(Andrew D. Bernstein/NBAE/Getty Images)
You see Floyd and Jamie over there. Hope Floyd didn’t drop too much on the Heat.
Got up in them; demolition; ass whuppin’ like Pop used to give; whatever else; it all applied. San Antonio took a 2-1 lead in the NBA Finals last night, 111-92. Kawhi Leonard got hot early with a dunk and some easy baskets from inside and outside the arc, and his teammate Danny Green got off as well to help Pop and the Spurs retake home court advantage. Miami looked out of sorts on both ends and woefully just didn’t want it as much as San Antonio. This is the NBA Finals and quite honestly, the Heat played like it was an October game in Phoenix. Tim Duncan (14 points, 6 boards), Tony Parker (15 points, 4 dimes) and Manu Ginobili (11 points) didn’t have to do much because the young cats stepped up and stomped the Heat in their collective throats…
Everyone and their Pops wondered what was going on with Kawhi Leonard prior to Game 3. In the previous two games in these NBA Finals, the 22 year old out of San Diego State (shout out to Coach Fish), shot 4-12 for a total of 18 points. Those old cats needed him to be his athletic and heady self, and last night he came through with 10-13 shooting for 29 points. Danny Green, who had a lights out shooting performance in last year’s Finals, shot 7-8 for 15 points and it wasn’t about doing it from the three-point line (he made one of two), he was masterful cutting to the basket as well. The Spurs shot 25-33 (a Finals record 75.8%, besting the Magic mark of 75% in Game 3 ’09) in the first half and were up 71-50 after 24 minutes. San Antonio is now 47-0 in the postseason under Pop when leading by at least 20 at halftime.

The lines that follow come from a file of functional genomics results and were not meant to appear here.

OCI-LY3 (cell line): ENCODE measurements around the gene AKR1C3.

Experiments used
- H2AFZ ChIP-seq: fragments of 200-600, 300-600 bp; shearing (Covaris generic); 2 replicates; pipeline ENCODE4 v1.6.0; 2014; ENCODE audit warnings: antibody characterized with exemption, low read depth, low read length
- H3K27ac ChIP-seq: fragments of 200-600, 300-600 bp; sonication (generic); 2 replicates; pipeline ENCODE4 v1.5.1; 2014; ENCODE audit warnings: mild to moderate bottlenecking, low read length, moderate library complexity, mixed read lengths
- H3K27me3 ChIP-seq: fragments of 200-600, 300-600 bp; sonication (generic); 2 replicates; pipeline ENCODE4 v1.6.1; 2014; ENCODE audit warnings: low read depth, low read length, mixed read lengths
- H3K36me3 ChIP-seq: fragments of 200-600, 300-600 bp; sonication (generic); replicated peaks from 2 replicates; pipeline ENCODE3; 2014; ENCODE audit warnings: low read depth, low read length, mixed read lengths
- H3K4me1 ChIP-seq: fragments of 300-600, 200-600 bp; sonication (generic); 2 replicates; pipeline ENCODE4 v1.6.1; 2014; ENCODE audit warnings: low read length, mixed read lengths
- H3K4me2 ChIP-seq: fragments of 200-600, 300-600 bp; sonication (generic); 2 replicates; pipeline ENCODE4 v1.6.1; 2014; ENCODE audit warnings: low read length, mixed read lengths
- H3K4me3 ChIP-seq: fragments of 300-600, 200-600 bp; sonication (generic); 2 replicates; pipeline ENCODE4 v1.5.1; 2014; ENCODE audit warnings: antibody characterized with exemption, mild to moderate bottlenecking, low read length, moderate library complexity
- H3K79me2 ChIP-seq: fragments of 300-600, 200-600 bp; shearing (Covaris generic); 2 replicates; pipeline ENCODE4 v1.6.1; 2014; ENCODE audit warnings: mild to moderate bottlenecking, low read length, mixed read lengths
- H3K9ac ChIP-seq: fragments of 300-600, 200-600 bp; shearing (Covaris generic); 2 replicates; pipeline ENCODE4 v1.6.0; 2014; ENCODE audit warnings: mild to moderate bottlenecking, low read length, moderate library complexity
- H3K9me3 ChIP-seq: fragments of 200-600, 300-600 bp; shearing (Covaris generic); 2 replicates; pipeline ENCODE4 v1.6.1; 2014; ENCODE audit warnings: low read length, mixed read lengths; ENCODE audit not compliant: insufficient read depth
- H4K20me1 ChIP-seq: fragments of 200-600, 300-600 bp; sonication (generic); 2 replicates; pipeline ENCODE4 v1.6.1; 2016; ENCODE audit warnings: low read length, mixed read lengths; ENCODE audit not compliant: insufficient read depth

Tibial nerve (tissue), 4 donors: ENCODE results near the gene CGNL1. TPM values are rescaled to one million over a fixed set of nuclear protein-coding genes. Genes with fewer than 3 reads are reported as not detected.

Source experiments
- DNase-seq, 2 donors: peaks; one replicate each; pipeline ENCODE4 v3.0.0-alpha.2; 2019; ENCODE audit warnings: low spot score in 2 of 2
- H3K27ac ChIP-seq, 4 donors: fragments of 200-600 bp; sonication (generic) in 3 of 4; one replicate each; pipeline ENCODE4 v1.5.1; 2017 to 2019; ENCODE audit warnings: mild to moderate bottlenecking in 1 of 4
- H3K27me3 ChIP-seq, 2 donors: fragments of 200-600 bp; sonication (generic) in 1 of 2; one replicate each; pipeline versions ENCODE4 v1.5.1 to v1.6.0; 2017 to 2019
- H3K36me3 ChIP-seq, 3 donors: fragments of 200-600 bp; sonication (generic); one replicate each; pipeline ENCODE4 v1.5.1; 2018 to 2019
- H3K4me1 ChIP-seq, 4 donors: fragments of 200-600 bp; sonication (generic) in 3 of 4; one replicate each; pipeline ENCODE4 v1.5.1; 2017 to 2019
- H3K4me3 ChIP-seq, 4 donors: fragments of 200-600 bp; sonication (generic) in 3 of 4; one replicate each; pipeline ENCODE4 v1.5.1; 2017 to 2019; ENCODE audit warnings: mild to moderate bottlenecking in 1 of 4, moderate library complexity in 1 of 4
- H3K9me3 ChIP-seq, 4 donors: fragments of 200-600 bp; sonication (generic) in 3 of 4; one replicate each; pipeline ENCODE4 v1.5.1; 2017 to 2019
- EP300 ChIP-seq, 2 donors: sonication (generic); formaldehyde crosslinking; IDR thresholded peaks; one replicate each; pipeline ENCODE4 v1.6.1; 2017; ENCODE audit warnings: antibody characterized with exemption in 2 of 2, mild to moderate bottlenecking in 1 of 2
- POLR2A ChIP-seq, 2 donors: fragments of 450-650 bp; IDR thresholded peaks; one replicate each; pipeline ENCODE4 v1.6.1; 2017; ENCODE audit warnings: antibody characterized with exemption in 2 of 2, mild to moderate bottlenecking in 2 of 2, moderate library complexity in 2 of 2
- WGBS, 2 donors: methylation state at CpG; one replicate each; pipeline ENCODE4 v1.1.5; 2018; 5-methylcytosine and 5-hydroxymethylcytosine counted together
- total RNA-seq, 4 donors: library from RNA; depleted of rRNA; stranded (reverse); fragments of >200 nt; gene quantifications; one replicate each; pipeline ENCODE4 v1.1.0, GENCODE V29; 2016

In the Gregg Popovich era, the Spurs are 46-0 in the postseason when they are up by more than 20 points at half time. — ESPN Stats & Info (@ESPNStatsInfo) June 11, 2014
Looking at the box score though, last night was so weird. Check out the Heat starters:
- How does Chris Bosh shoot 4-4 and not be more involved?
- How does LeBron only take 14 shots when he’s hit 9 of them?
- Rashard Lewis was 5-7 and was 4-5 behind the arc. Huh?
- Look at Dwyane Wade. He shoots 8-12 for his 22 points?